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Speech by Reg Empey at an Extraordinary General Meeting of the UUP, 26 October 2007



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Text: Reg Empey... Page compiled: Brendan Lynn

Speech by Reg Empey, then leader of the Ulster Unionist Party (UUP), at an Extraordinary General Meeting of the UUP, Belfast, (Friday 26 October 2007)

 

"Itís a real pleasure to be addressing an EGM which has been summoned for a positive purpose rather than for a showdown.

Tonight is about the way ahead.

This is a very important meeting for our party - arguably one of the most important in our history.

Itís about rebuilding ourselves as a party and then replanting ourselves at the very centre of everyday life in Northern Ireland.

Itís about laying down the foundations upon which we will prepare ourselves for the new challenges which face us in these early years of our second century.

Reform has been talked about for years. Reform has been sidelined for years.

But one thing is clear: we really do have to reform.

Election results, media coverage, internal weaknesses and difficulties all tell the same story: as a party we have been getting a lot of things wrong.

As Leader, I am determined that the primary contribution I make to this party - although hopefully not the only contribution - is to push through the reform that we have needed for decades.

I am determined to leave this party in a better shape than I inherited it.

At our AGM in April, delegates unanimously endorsed a resolution committing us to that reform: and instructing me, as party leader, in conjunction with the Executive Committee, to urgently review and bring forward proposals.

Part of that resolution stated that the UUC, "Determines that it must now become a modern political party, organised, financed and represented in a manner that again attracts the maximum of electoral support."

To assist me in what I knew would be a massive task I sought the help of four convenors - David Campbell, Danny Kingahan, Terry Wright and Alex Kane - and issued a series of invitations to other party members to join them on four review committees.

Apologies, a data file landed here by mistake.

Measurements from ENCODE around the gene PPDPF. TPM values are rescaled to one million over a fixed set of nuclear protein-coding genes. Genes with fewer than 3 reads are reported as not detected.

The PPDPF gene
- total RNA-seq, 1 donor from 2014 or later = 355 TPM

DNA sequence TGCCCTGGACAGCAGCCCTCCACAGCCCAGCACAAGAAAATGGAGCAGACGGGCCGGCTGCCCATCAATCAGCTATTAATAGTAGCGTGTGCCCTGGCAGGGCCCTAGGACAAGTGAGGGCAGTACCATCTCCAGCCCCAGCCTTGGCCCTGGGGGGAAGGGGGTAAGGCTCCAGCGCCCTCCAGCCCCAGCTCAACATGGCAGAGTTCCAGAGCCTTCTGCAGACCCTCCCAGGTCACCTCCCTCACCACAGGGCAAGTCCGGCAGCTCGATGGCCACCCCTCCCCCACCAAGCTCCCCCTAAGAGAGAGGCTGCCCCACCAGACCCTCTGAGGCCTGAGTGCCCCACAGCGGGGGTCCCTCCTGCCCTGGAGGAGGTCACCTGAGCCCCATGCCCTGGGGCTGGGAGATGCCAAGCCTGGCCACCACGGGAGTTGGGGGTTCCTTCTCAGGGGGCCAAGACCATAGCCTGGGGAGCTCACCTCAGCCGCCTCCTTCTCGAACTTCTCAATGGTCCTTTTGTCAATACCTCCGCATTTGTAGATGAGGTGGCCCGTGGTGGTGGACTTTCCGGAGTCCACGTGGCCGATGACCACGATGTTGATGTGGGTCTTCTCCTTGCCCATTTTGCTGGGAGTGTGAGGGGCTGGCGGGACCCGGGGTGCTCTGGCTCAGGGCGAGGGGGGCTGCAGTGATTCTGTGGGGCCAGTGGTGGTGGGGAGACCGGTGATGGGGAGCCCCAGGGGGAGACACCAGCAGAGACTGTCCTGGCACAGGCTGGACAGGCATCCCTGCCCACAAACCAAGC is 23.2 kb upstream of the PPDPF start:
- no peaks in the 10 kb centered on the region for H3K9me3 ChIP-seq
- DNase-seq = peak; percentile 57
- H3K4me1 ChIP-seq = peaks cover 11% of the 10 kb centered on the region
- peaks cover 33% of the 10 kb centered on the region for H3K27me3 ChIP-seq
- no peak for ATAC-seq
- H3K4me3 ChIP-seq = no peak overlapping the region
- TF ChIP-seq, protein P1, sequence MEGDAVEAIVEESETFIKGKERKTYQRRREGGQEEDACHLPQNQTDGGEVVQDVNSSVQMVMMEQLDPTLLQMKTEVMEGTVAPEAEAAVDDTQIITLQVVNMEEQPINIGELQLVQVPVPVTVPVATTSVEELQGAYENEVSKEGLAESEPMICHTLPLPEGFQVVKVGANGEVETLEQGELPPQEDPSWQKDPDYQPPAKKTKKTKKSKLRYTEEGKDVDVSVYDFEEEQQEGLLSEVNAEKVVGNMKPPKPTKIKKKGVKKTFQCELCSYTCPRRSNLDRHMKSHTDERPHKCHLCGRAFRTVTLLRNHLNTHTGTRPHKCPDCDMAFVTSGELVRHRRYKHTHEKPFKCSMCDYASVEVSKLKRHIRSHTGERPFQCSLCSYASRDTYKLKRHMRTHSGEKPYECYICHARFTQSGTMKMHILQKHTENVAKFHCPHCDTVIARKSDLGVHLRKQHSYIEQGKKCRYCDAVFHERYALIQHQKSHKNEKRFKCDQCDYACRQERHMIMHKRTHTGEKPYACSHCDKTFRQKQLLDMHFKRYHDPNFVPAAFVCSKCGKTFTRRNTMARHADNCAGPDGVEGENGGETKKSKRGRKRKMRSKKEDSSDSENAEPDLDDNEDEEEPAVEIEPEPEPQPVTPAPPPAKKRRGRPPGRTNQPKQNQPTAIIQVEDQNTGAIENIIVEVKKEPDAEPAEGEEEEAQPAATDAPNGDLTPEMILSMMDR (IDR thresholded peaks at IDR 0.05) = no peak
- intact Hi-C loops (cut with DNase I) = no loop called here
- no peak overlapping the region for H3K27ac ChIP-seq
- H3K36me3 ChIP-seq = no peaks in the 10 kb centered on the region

They were tasked with looking at the specific areas of finance, constituency organisation, communications and the party constitution.

We have made every effort to reach as many members - particularly UUC delegates - as possible. There have been two rounds of roadshows, in Banbridge, Omagh, Coleraine, Belfast, Armagh and Enniskillen. There have been meetings in every association. There have been special meetings of the officers and the executive committee. Tonightís meeting is the culmination of that consultation process.

I am grateful to the convenors and the committee members for all the help they have given. And I am grateful to all of those members and delegates who turned up or found other ways of making an input.

I also want to place on record my own thanks - and those of the convenors - to Mark Neale, who has acted as Secretary to the Review. As well as fronting many of the roadshows, he has also been responsible for bringing together all of the material from the various committees.

Tonight, I am asking you to ratify and adopt the new Party Rules attached at appendix A; and to endorse the actions and recommendations outlined in appendix B.

Any changes we claim to have made will be utterly meaningless if the electorate in general, and our members and supporters in particular, donít see evidence of change; evidence of new thinking; evidence of a renewed presence on the ground; and evidence of an effective performance in the Assembly and its committees, in council chambers and in the media.

We have to prove that we are aware of old failings, confident of our underlying virtues, and ready to put things right.

Let me say, too, that these changes will be utterly meaningless if we donít have discipline in this party.